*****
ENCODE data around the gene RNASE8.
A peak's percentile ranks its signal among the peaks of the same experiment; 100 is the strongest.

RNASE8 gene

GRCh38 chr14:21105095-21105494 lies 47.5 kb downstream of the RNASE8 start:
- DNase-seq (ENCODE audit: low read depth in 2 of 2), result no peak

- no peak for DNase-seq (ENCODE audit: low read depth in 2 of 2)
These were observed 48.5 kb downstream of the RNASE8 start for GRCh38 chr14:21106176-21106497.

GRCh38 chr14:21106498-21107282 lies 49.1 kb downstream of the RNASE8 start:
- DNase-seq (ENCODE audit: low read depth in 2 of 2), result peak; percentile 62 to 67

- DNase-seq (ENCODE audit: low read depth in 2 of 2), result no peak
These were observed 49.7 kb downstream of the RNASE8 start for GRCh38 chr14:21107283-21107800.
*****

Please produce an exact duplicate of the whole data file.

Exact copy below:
ENCODE data around the gene RNASE8.
A peak's percentile ranks its signal among the peaks of the same experiment; 100 is the strongest.

RNASE8 gene

GRCh38 chr14:21105095-21105494 lies 47.5 kb downstream of the RNASE8 start:
- DNase-seq (ENCODE audit: low read depth in 2 of 2), result no peak

- no peak for DNase-seq (ENCODE audit: low read depth in 2 of 2)
These were observed 48.5 kb downstream of the RNASE8 start for GRCh38 chr14:21106176-21106497.

GRCh38 chr14:21106498-21107282 lies 49.1 kb downstream of the RNASE8 start:
- DNase-seq (ENCODE audit: low read depth in 2 of 2), result peak; percentile 62 to 67

- DNase-seq (ENCODE audit: low read depth in 2 of 2), result no peak
These were observed 49.7 kb downstream of the RNASE8 start for GRCh38 chr14:21107283-21107800.